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Stormwater in a Changing World | Engineering & Design

This post is the second installment of five articles highlighting stormwater, its impact on our daily lives, and how engineering expertise is applied to mitigate risk while remaining compliant.

In our previous installment of the stormwater series, we explored the importance of detailed stormwater planning and modeling to prepare communities for intensifying storm impacts. Understanding stormwater behavior in various environments is the first step to creating resilient infrastructure. True engineering brilliance comes in designing and engineering solutions to manage stormwater in ways that mitigate flood risk, limit erosion to the landscape and infrastructure, and protect public waters from contamination.

At Moore Engineering, we’ve spent 60+ years developing stormwater infrastructure to protect the communities we serve. Planning and modeling are critical to revealing problems, but engineering design is what puts a solution into action.

Making an Impact to Reduce Impact

Our mission is to “improve lives by building strong communities.” None of our services at Moore Engineering exemplify our mission more than the stormwater solutions we deliver to communities across the region. Our engineers do everything in their power to design solutions that minimize negative impacts on our environment, infrastructure, and public health.

No one can prevent rainfall, and snowmelt is as natural as the changing seasons. It’s not our goal to stop stormwater. Our objective is to mitigate damage and prevent tragedy in accordance with the models we develop.

“Here at Moore Engineering, we work with our clients and communities to manage stormwater because – that’s really what we do. We don’t truly control it; we just try and manage it to reduce the impacts.”

Erik Gilbertson, Municipal Group leader

The process of engineering a design is highly dependent on the community we’re serving and the problems that our cutting-edge modeling uncovers. In urban areas, designs often include storm sewers,  ponds, or flood walls. Rural projects rely more on drainage ditches, tile, and impoundments to efficiently direct stormwater to the next downstream water source. Regardless, the goal stays the same – direct stormwater to where it does the least damage.

Design & Engineering for a Changing Future

As we discussed in the previous article, climate change is changing our industry, requiring us to adopt new techniques to fight back. “Precipitation events have become more intense and more frequent, and these intense frequent rain events have led to flooding and other concerns around our communities.” Notes Jeff Madejczyk, Environmental Senior Project Manager. “What we need to do going forward is design stormwater improvement projects that address these more intense and frequent flood events… as well as [mitigate] ecological impacts to the receiving waters…”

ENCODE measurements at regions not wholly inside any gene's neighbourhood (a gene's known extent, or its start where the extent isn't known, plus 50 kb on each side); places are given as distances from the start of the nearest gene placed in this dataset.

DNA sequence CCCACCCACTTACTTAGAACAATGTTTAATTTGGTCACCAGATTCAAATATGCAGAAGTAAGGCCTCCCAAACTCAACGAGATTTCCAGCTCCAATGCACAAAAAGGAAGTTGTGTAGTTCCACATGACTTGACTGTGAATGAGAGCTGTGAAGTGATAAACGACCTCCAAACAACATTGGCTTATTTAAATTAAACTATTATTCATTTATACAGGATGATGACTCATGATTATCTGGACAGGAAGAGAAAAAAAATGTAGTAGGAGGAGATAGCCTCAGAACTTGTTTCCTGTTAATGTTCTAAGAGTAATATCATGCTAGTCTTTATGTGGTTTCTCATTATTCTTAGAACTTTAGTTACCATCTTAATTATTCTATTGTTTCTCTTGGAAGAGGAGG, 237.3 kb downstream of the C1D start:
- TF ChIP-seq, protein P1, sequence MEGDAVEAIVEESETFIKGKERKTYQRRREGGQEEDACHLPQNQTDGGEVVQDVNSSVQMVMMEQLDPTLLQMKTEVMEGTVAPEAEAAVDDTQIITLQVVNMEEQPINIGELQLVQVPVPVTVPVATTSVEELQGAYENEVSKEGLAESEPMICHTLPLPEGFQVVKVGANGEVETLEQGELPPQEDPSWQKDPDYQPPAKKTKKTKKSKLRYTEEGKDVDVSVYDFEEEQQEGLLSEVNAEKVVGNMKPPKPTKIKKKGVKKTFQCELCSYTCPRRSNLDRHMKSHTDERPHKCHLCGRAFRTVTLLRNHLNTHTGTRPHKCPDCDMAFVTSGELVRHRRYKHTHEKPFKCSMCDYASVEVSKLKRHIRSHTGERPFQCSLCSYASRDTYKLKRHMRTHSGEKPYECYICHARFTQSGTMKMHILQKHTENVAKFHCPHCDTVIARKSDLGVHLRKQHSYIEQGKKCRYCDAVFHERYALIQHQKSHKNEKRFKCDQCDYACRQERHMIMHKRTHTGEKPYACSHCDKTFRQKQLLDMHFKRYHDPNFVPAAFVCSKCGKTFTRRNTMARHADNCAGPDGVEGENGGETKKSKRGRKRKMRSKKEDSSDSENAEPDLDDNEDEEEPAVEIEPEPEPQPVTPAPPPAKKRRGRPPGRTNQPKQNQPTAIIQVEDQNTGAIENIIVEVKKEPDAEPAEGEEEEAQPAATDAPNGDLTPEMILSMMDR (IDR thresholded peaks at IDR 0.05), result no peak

Many communities we work with also have outdated systems that need improvements to keep up with modern regulations and climate patterns. Our engineers leverage the latest techniques and tools to upgrade aging infrastructure and protect communities of all sizes. With a presence from Williston, ND, to the Twin Cities, our engineers are always close by to provide tailor-made solutions for our clients.

Protecting Communities Through Excellence in Engineering

At Moore Engineering, we approach every stormwater project with leading-edge modeling, designs that stand the test of time, and a highly collaborative team. State-of-the-art modeling informs creative design and engineering solutions tailored to the unique needs of each community.

For over 60 years, cities, counties, and water districts have trusted Moore Engineering to safeguard their communities from stormwater impacts through engineering excellence. As the ecological and regulatory climates change, we remain as committed as ever to improving lives by building storm-ready communities.

“Staying true to our mission means helping build strong communities… with the future in mind. So we’re keeping that resiliency in mind as we’re building our projects and as we’re planning for the future with our clients.”

Amy Denz, Environmental Sector Leader
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